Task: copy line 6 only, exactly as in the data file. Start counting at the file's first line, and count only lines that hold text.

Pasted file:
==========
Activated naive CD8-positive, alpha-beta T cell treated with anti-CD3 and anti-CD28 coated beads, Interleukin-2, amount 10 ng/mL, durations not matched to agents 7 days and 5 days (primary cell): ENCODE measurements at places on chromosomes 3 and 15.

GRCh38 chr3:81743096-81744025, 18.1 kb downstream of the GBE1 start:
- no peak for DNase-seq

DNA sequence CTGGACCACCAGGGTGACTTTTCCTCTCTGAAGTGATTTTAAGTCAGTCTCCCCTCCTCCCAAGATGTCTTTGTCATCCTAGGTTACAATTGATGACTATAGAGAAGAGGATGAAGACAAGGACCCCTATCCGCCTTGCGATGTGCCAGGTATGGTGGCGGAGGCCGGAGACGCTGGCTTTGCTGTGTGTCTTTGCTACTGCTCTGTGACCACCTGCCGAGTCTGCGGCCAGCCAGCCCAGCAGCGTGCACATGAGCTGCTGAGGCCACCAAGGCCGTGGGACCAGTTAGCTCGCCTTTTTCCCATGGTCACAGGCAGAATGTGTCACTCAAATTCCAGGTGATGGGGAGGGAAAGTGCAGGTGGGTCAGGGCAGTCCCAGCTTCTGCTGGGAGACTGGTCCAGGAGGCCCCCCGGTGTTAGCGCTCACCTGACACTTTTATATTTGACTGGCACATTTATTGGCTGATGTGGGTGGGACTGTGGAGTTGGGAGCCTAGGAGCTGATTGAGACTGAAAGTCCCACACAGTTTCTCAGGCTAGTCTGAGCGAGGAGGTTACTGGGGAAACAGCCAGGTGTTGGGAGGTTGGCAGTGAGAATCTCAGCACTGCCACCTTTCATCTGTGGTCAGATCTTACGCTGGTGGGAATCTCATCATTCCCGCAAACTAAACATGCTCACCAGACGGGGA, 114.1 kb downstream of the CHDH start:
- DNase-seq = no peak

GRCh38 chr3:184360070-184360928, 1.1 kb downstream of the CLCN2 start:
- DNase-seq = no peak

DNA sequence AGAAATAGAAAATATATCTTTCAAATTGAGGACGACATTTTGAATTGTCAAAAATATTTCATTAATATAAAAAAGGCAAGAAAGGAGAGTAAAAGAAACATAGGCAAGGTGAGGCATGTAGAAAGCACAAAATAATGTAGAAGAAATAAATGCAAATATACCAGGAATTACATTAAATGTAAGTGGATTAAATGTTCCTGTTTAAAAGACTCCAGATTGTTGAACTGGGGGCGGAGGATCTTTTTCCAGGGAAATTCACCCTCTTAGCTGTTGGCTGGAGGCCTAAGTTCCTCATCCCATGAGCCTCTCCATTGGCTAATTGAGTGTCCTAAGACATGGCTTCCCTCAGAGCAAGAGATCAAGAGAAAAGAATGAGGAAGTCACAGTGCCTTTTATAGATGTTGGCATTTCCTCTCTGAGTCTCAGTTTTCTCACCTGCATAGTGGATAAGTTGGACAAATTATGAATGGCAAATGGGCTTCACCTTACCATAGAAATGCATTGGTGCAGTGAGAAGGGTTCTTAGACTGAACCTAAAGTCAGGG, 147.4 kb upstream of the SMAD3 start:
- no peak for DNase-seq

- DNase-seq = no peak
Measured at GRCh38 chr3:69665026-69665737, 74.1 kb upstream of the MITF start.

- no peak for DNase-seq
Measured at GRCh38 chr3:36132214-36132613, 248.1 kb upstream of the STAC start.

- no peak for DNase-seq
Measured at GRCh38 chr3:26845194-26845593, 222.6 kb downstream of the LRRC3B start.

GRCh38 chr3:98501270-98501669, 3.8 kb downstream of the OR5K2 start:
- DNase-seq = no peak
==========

GRCh38 chr3:184360070-184360928, 1.1 kb downstream of the CLCN2 start: